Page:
It’s the last thing that the cryptocurrency complex needed: a high-profile case involving junk ICOs, or initial coin offerings. This time, the mainstream media blasted a spotlight on outspoken boxing legend Floyd Mayweather Jr. and music producer DJ Khaled. Their crime? Promoting junk ICOs without disclosing their compensation structure.

At the center of the controversy was Centra Tech. The ICO-issuer, along with two other blockchain-related firms, paid Mayweather $300,000 to promote various junk ICOs. The same company paid DJ Khaled $50,000 to likewise share the “opportunity” with his social-media fanbase.

Both dutifully obliged, especially the boxer. Mayweather pumped his target junk ICOs like a veteran boiler-room con artist, bragging about his future riches from the speculation. He also gave himself a new nickname: Floyd Crypto Mayweather. For his part, Khaled described the Centra ICO as a “gamechanger.”

Aside from the ethical concerns of pump-and-dump schemes, Mayweather and DJ Khaled committed a major no-no: they failed to disclose that Centra Tech and other parties paid them for their endorsements.

Naturally, the feds came sniffing around. However, it was in the form of the Securities and Exchange Commission, not the Justice Department. The SEC alleged that Mayweather and DJ Khaled appeared to promote unbiased opinions due to their compensation non-disclosure. But because they were paid promoters, their opinions were in fact commercial endorsements.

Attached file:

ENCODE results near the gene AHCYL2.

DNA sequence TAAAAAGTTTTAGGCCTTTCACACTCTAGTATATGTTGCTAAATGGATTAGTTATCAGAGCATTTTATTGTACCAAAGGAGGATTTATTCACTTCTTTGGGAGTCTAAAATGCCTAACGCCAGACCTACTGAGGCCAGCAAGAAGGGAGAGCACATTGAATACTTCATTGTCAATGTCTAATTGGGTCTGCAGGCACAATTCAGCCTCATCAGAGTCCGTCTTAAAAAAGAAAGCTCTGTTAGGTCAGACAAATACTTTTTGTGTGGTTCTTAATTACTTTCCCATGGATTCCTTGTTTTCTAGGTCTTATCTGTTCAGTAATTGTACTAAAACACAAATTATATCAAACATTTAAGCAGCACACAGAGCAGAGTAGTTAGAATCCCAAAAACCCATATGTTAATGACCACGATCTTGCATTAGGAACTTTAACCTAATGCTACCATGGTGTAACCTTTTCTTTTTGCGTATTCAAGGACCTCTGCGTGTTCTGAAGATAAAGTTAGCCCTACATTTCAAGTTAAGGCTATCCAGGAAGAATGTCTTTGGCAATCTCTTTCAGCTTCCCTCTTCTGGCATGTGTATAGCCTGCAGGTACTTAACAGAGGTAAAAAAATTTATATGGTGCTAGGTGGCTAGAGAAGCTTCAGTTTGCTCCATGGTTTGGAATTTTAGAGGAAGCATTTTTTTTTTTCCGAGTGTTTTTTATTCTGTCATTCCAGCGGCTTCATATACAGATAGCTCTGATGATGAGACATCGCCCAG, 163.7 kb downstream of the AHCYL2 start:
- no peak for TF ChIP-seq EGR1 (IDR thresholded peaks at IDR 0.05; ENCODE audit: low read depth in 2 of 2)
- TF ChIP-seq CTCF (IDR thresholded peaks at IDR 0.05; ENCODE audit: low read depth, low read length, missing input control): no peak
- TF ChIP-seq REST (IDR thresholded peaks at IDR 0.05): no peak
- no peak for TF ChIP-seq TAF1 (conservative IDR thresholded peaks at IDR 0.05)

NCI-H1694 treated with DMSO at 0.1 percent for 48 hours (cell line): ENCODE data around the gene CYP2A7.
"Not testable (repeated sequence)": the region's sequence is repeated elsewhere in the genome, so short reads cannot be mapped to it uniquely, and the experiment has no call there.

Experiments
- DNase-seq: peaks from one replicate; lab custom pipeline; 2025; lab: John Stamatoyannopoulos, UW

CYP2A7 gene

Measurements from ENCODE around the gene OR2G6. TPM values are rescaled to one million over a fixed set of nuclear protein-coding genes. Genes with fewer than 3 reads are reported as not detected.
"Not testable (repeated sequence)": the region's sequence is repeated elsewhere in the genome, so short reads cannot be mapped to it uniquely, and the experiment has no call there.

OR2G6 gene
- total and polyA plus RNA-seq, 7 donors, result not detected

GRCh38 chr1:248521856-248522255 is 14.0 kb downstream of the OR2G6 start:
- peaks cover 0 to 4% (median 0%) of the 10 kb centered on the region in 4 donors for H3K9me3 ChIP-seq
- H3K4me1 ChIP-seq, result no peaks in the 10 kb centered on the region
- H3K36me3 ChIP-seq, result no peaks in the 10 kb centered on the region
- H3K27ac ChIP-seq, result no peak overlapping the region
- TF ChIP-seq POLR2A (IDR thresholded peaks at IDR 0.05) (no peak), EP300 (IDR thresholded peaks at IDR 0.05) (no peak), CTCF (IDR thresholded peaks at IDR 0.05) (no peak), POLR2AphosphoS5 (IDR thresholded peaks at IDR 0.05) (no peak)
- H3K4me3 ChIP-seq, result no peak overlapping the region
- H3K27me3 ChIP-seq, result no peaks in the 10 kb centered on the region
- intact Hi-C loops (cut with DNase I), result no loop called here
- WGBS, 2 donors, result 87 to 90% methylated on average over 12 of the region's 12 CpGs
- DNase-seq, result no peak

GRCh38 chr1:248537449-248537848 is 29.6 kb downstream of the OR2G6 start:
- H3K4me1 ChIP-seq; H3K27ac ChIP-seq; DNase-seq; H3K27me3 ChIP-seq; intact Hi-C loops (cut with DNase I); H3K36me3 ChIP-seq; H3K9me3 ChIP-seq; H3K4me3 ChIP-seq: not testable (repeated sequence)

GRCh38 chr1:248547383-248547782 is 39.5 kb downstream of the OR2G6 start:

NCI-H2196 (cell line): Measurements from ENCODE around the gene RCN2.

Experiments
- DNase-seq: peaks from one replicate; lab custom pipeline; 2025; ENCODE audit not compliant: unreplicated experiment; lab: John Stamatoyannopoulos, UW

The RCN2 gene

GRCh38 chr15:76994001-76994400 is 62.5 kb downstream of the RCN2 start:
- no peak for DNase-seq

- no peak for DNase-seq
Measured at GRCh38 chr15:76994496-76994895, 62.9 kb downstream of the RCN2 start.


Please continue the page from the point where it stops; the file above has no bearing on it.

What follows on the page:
Subsequently, both parties settled with the SEC. Along with paying a fine, they agreed not to promote securities of any kind for a specified time period.

I have no issue with Mayweather and DJ Khaled facing stiff penalties for what they did. My concern rests solely with the enforcement agency.


The SEC Overstepped Its Boundaries Adjudicating Junk ICOs

The SEC has zero legal authority to adjudicating junk ICOs: zip, zilch, nada. By its own name, they are the Securities and Exchange Commission. Junk ICOs are neither securities, nor do they represent exchanges.

Granted, I understand this matter’s gray area. Junk ICOs certainly act like securities, which is similar to the traditional initial public offering (IPO). But similarity alone doesn’t confirm or establish identity.

More ambiguity stems from the security’s definition. In its loosest sense, a security is a tradable financial asset. But what separates actual securities from say baseball cards are clear, mandated guidelines.

As of yet, no government agency has defined cryptocurrencies. Do they in fact represent securities, or are they digitalized currencies? Both crypto critics and proponents can make arguments on both sides of the equation. But the underlining fact is that the U.S. has not officially determined what a cryptocurrency is.

With that in mind, how can the SEC hand down penalties on businesses beyond their jurisdiction? Note that the SEC has stated that cryptocurrencies “may be” considered securities, not that they are. In this case, their powers are ambiguous but their enforcement is not.

I find this situation completely outrageous. It’s no different than a cop believing a crime occurred, and making an arrest solely on that opinion. Never mind facts or actual guidelines!

I’m afraid if we let the SEC overstep its boundaries like this, they will further crack down on cryptocurrencies arbitrarily.